Some points from Scott’s PPT:

    * Many RAD-dependent developers don’t have experience or guidance on where RAD use is a detriment (i.e. Dropping data components on a UI designer)

    * Sacrifices project and product sustainability and maintainability

    * Rarely pays off except in very small projects (and I would personally add prototypes to that statement too).

    * We wanted non-programmers to produce software

    * The grand "users-can-program" experiment rarely, if ever, produced sustainable projects or products

    * Obsessive focus on developing and buying tools that do as much as possible in drag-and-drop designers

    * We don’t believe we can ever truly succeed because we’ve even failed with the "best" tools in human history

    ** Created a massive population of developers who have few real skills

    * Created unreasonable expectations for the cost of software development

    ** We’ve pushed RAD too far (Visual Studio is *not* OptimalJ)

    * RAD depends on simple drag-and-drop tools

    * Lots of duplication due to locally generated code vs. shared code (especially true at the web forms level)

    * The product of these tools is rarely component-based and n-tier

    * Most (if not all) code in a single architectural layer (usually the UI)

    * Typically, the code isn’t (reasonably) testable

    This is an "Aha!" moment for me. The point I’ve been trying to make all along is that graphical IDE’s like VS which feature heavy drag/drop and emphasizes RAD are a dangerous way to introduce young, aspiring programmers and developers to the world of software development. I think it "contaminates" them to some degree and makes it seem like it’s *easy* to make good software (it’s not).

    I’ve known a lot of guys who were masters of VS. And yeah, they could get the job done and make the stuff work. But at the end of the day, their solutions were ugly, hacked together, and totally unscalable because they were dependent on the GUI to do the magic for them (and it really is magic, some people don’t even realize what’s really happening when they drag/drop).

    I think that we should point the kids along the right path and not the path that’s gonna please the most mid-level managers. RAD should be the *last* thing in their education that they encounter so that they have a solid foundation to build from. Yes, they feel successful early on with RAD since they can get stuff working fast, *but* this comes at the price of being weakened once they start working on anything beyond a "toy" project. I don’t think that 1-2 high school semesters without RAD/GUI IDEs like VS is enough; I think that to bring up the next generation of CS students and developers to higher standards, they have to be kept away from those tools for as long as possible so that when they are introduced to them, they will truly understand the code, truly understand the framework, truly understand why the magic happens.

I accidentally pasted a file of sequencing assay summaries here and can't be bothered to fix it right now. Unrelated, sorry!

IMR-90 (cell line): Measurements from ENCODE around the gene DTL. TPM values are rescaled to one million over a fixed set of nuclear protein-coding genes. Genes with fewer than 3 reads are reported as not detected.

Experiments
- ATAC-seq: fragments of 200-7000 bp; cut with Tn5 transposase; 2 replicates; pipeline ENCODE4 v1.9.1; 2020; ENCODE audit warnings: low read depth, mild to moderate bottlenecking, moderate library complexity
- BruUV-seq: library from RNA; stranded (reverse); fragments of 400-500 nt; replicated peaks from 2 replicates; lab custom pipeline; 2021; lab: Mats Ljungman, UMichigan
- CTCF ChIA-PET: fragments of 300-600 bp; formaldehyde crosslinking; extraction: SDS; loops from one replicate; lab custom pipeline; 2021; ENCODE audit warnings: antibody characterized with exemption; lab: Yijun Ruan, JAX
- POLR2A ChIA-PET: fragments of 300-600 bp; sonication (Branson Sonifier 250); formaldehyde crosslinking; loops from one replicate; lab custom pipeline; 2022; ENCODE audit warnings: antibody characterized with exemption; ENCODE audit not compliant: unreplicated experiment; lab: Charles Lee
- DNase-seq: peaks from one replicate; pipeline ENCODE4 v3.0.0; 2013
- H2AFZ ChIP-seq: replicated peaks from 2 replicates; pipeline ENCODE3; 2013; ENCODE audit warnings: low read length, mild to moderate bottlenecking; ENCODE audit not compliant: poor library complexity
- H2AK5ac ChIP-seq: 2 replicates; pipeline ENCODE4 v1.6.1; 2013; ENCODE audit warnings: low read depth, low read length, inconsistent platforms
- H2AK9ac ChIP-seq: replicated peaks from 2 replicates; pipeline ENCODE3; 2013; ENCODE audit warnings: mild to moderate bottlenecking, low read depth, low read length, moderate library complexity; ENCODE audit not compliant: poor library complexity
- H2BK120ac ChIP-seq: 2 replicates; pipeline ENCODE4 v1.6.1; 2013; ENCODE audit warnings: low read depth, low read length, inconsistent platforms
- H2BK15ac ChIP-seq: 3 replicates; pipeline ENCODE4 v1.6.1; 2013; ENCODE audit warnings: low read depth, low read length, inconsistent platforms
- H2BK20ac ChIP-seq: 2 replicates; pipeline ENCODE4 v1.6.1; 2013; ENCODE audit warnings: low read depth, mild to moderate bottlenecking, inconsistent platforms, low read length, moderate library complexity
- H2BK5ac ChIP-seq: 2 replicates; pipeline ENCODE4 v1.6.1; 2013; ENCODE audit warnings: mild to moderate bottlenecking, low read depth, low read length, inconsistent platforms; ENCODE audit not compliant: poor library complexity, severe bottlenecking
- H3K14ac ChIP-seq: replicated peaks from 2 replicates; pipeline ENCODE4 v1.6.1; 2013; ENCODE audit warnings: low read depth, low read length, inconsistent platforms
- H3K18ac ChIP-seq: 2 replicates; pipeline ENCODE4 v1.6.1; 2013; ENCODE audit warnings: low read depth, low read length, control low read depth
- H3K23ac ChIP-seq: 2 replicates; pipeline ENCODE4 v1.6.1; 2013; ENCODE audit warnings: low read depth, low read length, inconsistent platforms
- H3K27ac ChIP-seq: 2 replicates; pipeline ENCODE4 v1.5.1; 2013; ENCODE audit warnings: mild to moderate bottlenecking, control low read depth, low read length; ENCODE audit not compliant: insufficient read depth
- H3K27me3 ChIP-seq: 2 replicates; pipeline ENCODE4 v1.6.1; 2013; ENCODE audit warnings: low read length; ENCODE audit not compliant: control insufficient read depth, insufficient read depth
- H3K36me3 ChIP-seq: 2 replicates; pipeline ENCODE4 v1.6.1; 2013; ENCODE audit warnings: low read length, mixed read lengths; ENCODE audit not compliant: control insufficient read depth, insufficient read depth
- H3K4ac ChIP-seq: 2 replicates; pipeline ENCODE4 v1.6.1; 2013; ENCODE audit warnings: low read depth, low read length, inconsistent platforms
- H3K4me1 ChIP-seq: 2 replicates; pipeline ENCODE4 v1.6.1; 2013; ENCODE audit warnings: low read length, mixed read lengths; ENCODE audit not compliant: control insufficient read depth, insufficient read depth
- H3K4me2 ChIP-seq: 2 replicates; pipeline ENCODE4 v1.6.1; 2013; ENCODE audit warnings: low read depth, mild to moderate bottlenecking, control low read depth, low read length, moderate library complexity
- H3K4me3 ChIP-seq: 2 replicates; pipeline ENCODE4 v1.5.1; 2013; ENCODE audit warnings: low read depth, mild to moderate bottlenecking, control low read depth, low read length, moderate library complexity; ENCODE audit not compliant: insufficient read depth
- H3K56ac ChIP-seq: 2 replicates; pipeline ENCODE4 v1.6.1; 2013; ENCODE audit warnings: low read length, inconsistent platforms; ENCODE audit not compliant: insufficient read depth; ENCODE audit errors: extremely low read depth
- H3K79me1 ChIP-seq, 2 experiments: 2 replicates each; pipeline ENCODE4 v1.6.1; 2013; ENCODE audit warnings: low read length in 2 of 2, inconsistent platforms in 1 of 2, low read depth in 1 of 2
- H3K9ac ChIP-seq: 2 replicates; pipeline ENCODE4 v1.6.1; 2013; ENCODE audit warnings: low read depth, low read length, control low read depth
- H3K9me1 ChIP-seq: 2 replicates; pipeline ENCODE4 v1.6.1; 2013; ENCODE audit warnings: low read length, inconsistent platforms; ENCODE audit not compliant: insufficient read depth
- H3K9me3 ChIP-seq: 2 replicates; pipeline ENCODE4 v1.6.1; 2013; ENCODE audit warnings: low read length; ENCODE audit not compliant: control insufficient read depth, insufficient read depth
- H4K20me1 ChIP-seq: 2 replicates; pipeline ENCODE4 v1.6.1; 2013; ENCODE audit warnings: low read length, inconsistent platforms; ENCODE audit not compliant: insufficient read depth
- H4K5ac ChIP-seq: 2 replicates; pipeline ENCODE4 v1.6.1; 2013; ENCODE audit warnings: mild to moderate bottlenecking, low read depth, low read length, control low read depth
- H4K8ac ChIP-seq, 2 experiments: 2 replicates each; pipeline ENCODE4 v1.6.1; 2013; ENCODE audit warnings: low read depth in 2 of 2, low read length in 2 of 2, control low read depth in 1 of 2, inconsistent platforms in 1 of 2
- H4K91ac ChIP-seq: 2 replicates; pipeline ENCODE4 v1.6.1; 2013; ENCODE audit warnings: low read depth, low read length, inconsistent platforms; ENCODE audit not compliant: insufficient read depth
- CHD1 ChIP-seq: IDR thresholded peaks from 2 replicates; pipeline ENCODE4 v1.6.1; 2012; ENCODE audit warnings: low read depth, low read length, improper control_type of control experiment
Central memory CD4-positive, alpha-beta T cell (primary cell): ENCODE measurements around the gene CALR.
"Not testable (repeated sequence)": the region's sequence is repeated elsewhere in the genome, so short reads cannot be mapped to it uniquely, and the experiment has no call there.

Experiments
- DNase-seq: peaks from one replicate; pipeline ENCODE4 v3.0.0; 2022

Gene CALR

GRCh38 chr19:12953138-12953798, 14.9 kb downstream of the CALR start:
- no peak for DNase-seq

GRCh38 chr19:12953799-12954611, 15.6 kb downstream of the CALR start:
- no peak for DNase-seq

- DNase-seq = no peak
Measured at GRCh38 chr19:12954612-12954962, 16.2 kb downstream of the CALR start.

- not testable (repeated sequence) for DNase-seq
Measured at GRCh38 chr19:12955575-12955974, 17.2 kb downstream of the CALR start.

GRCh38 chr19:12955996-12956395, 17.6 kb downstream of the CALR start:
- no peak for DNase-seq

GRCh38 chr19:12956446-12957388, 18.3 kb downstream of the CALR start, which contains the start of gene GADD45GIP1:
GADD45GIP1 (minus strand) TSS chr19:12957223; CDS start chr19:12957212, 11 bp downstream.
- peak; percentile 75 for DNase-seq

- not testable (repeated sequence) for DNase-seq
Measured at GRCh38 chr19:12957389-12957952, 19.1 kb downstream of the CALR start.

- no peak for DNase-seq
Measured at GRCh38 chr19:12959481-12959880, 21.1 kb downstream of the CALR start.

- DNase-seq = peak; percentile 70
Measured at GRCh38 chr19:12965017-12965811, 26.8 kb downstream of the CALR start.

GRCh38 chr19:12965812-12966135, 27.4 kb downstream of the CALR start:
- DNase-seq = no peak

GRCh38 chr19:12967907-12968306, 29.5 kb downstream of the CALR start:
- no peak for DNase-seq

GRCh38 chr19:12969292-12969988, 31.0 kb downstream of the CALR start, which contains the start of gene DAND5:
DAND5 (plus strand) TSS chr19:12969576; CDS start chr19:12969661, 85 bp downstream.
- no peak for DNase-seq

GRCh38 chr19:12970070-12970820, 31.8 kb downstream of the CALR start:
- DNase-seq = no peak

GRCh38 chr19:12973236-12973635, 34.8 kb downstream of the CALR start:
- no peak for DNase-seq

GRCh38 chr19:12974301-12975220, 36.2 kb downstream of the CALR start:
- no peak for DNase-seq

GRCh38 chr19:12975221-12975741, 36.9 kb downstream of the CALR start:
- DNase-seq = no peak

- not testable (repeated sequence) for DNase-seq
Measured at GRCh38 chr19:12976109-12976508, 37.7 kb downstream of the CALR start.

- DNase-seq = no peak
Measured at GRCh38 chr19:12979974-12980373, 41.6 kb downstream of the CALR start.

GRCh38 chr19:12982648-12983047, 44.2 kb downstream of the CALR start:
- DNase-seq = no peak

Whew! That’s a lot of typing.

    Well, anyways, check out Scott’s blog for more stuff. I guess I’m just more of a purist since I see how many developers are competent with VS and .Net, but at a very basic level. Once you take away the tools or once you get into a project where the tools aren’t applicable, they stumble because they don’t have the necessary background to be productive.

  12. Charles Chen says:

    Another point that I would like to make is that I think that when teaching at such an early stage, it is a mistake to even get started with code. A total mistake.

    Yes, students would get bored otherwise, but it’s still a mistake nonetheless. My suggestion is that they are not taught a particular language, as is the case here, but rather taught *several* languages, even if on an introductory level. The main goal of teaching CS students is not so they are productive (not this early in their education anyways), but they they can understand logic, so that they can solve problems, so that they can teach a machine to do their bidding. Often times, a general purpose language like Java or C# is easy to learn and easy to use, but it’s entirely clumsy at doing some tasks that, for example, Prolog or Scheme excels at. Students should not be tied to a language at this level, ever. I feel that that type of experience should come from internships and outside of the academic arena.

    In addition, I think that the first few course of any CS curriculum should really focus on software engineering (testing, orthagonal, documentation, design, programming practices, teamwork, did I mention testing). I’ve found that these are always the *last* subjects to be covered (if at all)!

    If I were to compare CS to physics for example, the main course should cover the theory and the ideas. The actual programming and should be relegated to labs, just like experiments in any low level collegiate physics course.